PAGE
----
There are three main types of phishing. Spear phishing uses personal information to improve an email’s apparent legitimacy. (Social media’s a great source of information.) Clone phishing updates a previously sent legitimate message with new links, while whaling is targeted at businesses and senior executives, typically taking the form of a legal document or a customer complaint.

They’re all after one of two things…

All phishing is a numbers game. Send out a million emails, and even if only 0.01% of people click your link, you’ve got a hundred hits. It also takes a huge variety of forms. You may have won a lottery you never entered, inherited money from a relative you didn’t know you had, be offered an incredible investment opportunity or asked to help “liberate” funds from a third-world country in exchange for a percentage. It may be an invoice, a tax refund, or – in a local variant of Locky that surfaced here last September – a message from CourierPost about re-delivering a package. There are scams involving tech support, employment offers, visas to work in other countries, cheap holidays or tickets to major events. They’re all after one of two things: money up front and/or personal information such as bank account and credit card details or usernames and passwords.

Sometimes it’s hard to see where the catch is. Clever scammers may string you along for weeks or even months, establishing trust before asking for assistance in the form of a bank transfer. Online dating scams work this way. Suddenly your new friend is robbed, or stuck in a foreign country. Please help!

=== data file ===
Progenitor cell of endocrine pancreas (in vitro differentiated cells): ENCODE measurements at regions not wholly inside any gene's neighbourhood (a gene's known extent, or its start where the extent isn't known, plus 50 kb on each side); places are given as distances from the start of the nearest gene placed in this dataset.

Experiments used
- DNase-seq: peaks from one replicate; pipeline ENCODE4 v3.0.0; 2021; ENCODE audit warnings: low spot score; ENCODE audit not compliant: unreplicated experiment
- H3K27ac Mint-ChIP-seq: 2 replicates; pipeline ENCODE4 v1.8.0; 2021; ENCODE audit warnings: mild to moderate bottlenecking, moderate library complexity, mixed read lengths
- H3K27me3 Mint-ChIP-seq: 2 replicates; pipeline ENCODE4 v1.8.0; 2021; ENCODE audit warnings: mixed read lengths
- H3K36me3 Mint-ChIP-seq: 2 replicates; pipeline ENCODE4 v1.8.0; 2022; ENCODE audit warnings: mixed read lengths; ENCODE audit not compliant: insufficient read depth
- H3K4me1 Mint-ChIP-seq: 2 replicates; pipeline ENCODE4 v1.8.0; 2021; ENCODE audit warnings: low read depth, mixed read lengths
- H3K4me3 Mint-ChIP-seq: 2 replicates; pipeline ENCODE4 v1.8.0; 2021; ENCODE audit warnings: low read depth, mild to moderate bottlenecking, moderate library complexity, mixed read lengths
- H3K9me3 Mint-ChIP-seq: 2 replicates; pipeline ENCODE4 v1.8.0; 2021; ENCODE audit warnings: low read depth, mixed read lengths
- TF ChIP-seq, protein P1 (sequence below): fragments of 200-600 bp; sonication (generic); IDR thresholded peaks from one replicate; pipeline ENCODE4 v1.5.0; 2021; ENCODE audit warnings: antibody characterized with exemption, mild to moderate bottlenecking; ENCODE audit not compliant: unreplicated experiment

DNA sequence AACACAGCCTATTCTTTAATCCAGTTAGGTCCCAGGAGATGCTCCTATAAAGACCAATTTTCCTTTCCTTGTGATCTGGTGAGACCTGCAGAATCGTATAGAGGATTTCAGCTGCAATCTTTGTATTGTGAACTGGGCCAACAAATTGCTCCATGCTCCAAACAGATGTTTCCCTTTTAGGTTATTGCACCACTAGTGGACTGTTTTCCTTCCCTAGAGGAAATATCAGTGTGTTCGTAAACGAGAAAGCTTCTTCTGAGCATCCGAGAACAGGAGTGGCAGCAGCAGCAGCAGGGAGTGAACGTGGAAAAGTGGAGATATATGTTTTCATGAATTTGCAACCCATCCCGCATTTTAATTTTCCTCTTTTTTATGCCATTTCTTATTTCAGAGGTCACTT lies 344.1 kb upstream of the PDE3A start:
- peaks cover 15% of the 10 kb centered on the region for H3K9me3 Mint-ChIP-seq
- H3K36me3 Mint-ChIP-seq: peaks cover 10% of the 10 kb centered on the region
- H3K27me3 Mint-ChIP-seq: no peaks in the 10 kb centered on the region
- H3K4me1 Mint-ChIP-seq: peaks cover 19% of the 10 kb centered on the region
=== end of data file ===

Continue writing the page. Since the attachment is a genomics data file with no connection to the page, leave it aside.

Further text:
How to protect yourself

If the possibilities seem daunting, prevention is a matter of caution and common sense.

  • If the concept of computer security leaves you cold (or even just lukewarm) get professional advice! Threats change on a daily basis – sometimes hourly – and every site uses different hardware and has a different risk profile. You may need a firewall, better antivirus software, or that old router may require an update. Security isn’t something you set and forget. It’s more like a pet: it needs regular attention.

  • Treat any and every email with suspicion – especially if it contains attachments or convenient links to fix a problem you didn’t know you had. One quick way to check a link is to hold your cursor over it and look at the address that pops up. A second way is to look for the green padlock in your browser. All banks and financial institutions use certificates that verify they are who they claim to be. Hackers don’t. A trusted connection will look like this;

  • Keep your software up to date. Windows is way more secure than it used to be (even without antivirus software) and OS X remains streets ahead. And don’t forget third-party browsers. Firefox and Chrome blacklist hazardous add-ons and warn users of the latest suspect sites and potential phishing attacks, but can only can only do so if they’re up to date.